If you want to be awesome, you have to get comfortable being uncomfortable. You have to be a dreamer and a realist, practical and impractical, logical and illogical – all at the same time.

To start your journey, you need to find out which parts of your life feel average. Do this by examining key areas of your life – academic, social, intellectual, professional – and write down which ones you want to improve.  You don’t need to be too greedy here, because you can’t afford to pick more than one area at any given point of time.

And, yes you don’t need to find your purpose first to identify that one particular area. Believe it or not, most people use finding their purpose as a smokescreen to avoid doing anything.

Don’t be like them—Forget about finding a purpose. Think about all the pressure you put on yourself when you say that you want to find your one and only, true reason for being.

That much pressure is going to prevent you from doing anything, much less what you were meant to do.

You need to follow these stages to make sense of this entire journey of excellence.

First one is all about learning—that is trying as many different things as possible and gaining experience. Start learning all the basics of that one area in which you wish to excel. This gradual process of learning is what allows people to become awesome.

For example; Tiger Woods won the masters when he was only 21, but don’t forget that he had been practising for 18 years to reach to that point. Ask yourself this question—if you die tomorrow;

What would you most regret having never done?

Are you doing that thing now?

Why not? Who is stopping you?

Learning is also about being aware of different possibilities and options. Since, you cannot be an expert in everything, it’s better if you start identifying one area where you would like to focus and grow.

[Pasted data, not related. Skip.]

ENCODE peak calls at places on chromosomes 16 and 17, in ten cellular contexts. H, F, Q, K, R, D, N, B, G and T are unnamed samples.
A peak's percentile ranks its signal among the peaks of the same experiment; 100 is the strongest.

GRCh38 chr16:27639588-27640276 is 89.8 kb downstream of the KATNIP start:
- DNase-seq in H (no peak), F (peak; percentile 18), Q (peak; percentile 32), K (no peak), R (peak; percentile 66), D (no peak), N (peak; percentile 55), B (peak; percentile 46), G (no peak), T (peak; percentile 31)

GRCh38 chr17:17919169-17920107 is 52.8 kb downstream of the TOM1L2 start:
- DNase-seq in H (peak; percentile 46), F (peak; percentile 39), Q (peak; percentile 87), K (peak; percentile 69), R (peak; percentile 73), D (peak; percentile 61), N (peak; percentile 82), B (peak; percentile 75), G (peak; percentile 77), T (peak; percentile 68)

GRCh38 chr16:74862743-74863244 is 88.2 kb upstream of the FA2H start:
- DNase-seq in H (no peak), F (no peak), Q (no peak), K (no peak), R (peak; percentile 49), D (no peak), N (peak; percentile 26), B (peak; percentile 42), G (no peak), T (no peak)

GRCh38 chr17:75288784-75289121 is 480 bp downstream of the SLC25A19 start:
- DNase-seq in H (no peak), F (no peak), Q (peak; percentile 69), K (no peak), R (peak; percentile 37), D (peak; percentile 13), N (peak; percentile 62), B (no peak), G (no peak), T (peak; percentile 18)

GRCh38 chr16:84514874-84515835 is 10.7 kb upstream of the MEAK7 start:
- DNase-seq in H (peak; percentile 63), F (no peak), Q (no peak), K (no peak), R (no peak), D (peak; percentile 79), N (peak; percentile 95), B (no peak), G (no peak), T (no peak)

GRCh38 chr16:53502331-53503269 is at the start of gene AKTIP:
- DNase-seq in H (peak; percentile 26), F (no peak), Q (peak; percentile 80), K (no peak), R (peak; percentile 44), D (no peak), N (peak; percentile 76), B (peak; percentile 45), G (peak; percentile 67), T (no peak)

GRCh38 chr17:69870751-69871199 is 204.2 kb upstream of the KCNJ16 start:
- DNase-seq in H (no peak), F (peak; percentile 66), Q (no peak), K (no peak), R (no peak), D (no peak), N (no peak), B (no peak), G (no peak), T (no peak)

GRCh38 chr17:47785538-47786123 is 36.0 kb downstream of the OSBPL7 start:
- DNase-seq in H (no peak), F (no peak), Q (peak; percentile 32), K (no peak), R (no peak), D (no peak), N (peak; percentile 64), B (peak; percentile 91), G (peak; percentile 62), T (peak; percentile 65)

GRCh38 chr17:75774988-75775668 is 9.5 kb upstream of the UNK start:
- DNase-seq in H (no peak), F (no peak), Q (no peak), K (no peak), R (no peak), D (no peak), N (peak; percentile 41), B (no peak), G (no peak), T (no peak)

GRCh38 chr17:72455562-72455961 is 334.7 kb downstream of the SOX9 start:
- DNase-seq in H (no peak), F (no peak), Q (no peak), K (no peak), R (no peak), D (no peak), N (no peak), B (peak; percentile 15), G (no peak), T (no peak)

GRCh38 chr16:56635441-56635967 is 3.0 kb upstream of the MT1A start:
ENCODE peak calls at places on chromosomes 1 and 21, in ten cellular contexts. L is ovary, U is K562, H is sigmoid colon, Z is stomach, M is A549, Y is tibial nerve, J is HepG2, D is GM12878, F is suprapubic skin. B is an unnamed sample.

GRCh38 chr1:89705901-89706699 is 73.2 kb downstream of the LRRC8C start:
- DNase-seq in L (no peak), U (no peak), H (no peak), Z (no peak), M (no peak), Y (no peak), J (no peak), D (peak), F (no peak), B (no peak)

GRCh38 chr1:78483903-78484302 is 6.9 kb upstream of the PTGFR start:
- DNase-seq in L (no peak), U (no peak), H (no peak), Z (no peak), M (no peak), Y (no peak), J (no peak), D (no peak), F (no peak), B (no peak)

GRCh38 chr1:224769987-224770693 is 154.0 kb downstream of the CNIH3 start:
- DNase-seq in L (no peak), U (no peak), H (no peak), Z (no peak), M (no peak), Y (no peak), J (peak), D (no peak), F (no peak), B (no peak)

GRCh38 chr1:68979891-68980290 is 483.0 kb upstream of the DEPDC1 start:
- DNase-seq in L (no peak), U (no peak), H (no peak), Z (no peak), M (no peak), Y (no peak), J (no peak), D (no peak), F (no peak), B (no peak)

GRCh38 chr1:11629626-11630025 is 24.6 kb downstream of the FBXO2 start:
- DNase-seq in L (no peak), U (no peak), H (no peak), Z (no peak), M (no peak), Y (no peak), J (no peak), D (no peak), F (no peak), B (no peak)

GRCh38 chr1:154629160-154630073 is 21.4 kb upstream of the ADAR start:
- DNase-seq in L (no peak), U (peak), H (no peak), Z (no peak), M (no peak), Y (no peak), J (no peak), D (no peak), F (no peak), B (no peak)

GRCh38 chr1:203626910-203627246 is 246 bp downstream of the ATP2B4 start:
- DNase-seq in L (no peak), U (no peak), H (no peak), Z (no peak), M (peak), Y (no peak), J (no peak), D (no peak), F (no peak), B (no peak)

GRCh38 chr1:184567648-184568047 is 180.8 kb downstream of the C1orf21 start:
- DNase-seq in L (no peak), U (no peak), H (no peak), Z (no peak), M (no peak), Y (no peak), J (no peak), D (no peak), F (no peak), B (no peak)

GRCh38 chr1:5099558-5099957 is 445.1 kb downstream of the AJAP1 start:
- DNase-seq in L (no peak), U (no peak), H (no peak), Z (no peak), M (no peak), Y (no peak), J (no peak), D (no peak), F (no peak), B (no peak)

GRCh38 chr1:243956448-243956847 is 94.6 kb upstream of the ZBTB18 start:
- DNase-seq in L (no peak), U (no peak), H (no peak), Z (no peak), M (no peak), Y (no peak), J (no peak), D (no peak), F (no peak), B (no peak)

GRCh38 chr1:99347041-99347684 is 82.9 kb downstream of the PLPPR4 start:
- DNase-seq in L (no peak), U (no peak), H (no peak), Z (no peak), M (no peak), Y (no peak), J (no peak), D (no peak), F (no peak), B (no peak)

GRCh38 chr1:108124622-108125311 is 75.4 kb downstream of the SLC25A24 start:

For example, if you have a passion both for acting and painting, you have to decide which skill you want to spend more time developing.

At the very heart of this decision is the question—what gives you the ultimate joy?

It’s important to phrase the question exactly in this way. Because normally we end up asking totally different kinds of questions, where the entire focus is on results.

What will earn me more money?

Which industry is on the path of growth?

What will make me more famous?

Which will take the shortest time and less effort?

Being awesome means doing something that inspires you. Once you have figured out what does; you will have plenty of jobs from which to choose. Whatever it is that you want to learn, just start working on it. And if halfway through, you realise that it’s not leading to the path of your excellence simply edit it and move onto the next thing!

Now that you have figured out what you wish to focus on, it’s time to start your journey to Mastery. The trick here is to start simple. You can choose to volunteer where you can trade your time for gaining experiences.  You need to do this in order to get better at whatever you are passionate about.

The next task is to find yourself a bunch of role models, you would like to emulate. Find out—�

How did they got where they are?

What books influenced them?

How did they benefit from networking?

How you can follow in their footsteps?

The next task is to  start investing in a network where you could find honest feedback. This is crucial, because no matter how hard you work, your growth trajectory will be shaped mostly by alacrity with which you can incorporate inputs from constructive criticisms to improve your work.

The next step is—gamification of your work.

What does that mean?

Well, if you have noticed carefully, good games are always winnable by design. They do have novel challenges,  and goals, and provide instant feedback for further improvement. Incorporating these components within the framework of your work will help you immensely in dealing with any loss of motivation.

Let’s say you made it to the end of your journey of excellence. What’s next?

Sharing the love!

Now that you have found something you love, you can guide others to follow their own version of the path. You will soon realise that, helping others is one of the most satisfying feeling you can ever get.

Guiding is great, but resist yourself from getting stuck doing only that. Always look for aspects of your own life that you want to develop, and then go all the way back to stage one – to the learning stage – and start the journey to awesomeness all over again.